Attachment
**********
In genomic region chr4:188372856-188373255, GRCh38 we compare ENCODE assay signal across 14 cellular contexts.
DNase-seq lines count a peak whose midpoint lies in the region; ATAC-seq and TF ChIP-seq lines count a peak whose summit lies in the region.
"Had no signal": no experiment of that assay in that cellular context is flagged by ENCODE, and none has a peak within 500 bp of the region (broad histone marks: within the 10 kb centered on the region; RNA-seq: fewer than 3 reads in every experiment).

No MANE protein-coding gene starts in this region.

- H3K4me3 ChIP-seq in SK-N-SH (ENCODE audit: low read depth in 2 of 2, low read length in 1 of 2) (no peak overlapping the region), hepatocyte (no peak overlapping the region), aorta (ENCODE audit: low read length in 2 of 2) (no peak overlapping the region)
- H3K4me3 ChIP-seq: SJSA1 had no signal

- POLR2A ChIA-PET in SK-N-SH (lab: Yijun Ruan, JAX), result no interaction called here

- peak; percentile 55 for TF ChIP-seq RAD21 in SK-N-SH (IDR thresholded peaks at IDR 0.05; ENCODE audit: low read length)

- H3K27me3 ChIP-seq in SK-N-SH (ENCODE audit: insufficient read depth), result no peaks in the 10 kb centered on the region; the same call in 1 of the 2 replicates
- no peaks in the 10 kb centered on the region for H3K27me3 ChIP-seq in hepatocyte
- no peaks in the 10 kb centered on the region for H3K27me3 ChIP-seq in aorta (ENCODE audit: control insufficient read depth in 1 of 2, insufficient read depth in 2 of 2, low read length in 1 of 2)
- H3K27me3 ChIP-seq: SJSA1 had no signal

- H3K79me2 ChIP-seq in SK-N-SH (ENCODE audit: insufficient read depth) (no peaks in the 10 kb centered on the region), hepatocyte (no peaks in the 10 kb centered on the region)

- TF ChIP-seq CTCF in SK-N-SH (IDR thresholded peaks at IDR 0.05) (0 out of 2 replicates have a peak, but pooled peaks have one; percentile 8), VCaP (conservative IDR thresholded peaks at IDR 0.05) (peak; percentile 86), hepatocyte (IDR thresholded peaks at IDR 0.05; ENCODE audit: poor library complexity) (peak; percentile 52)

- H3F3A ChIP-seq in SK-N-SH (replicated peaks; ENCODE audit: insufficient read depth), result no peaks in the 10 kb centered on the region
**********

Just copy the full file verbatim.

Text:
In genomic region chr4:188372856-188373255, GRCh38 we compare ENCODE assay signal across 14 cellular contexts.
DNase-seq lines count a peak whose midpoint lies in the region; ATAC-seq and TF ChIP-seq lines count a peak whose summit lies in the region.
"Had no signal": no experiment of that assay in that cellular context is flagged by ENCODE, and none has a peak within 500 bp of the region (broad histone marks: within the 10 kb centered on the region; RNA-seq: fewer than 3 reads in every experiment).

No MANE protein-coding gene starts in this region.

- H3K4me3 ChIP-seq in SK-N-SH (ENCODE audit: low read depth in 2 of 2, low read length in 1 of 2) (no peak overlapping the region), hepatocyte (no peak overlapping the region), aorta (ENCODE audit: low read length in 2 of 2) (no peak overlapping the region)
- H3K4me3 ChIP-seq: SJSA1 had no signal

- POLR2A ChIA-PET in SK-N-SH (lab: Yijun Ruan, JAX), result no interaction called here

- peak; percentile 55 for TF ChIP-seq RAD21 in SK-N-SH (IDR thresholded peaks at IDR 0.05; ENCODE audit: low read length)

- H3K27me3 ChIP-seq in SK-N-SH (ENCODE audit: insufficient read depth), result no peaks in the 10 kb centered on the region; the same call in 1 of the 2 replicates
- no peaks in the 10 kb centered on the region for H3K27me3 ChIP-seq in hepatocyte
- no peaks in the 10 kb centered on the region for H3K27me3 ChIP-seq in aorta (ENCODE audit: control insufficient read depth in 1 of 2, insufficient read depth in 2 of 2, low read length in 1 of 2)
- H3K27me3 ChIP-seq: SJSA1 had no signal

- H3K79me2 ChIP-seq in SK-N-SH (ENCODE audit: insufficient read depth) (no peaks in the 10 kb centered on the region), hepatocyte (no peaks in the 10 kb centered on the region)

- TF ChIP-seq CTCF in SK-N-SH (IDR thresholded peaks at IDR 0.05) (0 out of 2 replicates have a peak, but pooled peaks have one; percentile 8), VCaP (conservative IDR thresholded peaks at IDR 0.05) (peak; percentile 86), hepatocyte (IDR thresholded peaks at IDR 0.05; ENCODE audit: poor library complexity) (peak; percentile 52)

- H3F3A ChIP-seq in SK-N-SH (replicated peaks; ENCODE audit: insufficient read depth), result no peaks in the 10 kb centered on the region